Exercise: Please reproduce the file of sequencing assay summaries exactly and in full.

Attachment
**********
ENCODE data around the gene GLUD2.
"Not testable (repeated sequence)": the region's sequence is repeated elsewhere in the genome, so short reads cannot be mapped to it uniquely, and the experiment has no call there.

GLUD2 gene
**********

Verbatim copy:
ENCODE data around the gene GLUD2.
"Not testable (repeated sequence)": the region's sequence is repeated elsewhere in the genome, so short reads cannot be mapped to it uniquely, and the experiment has no call there.

GLUD2 gene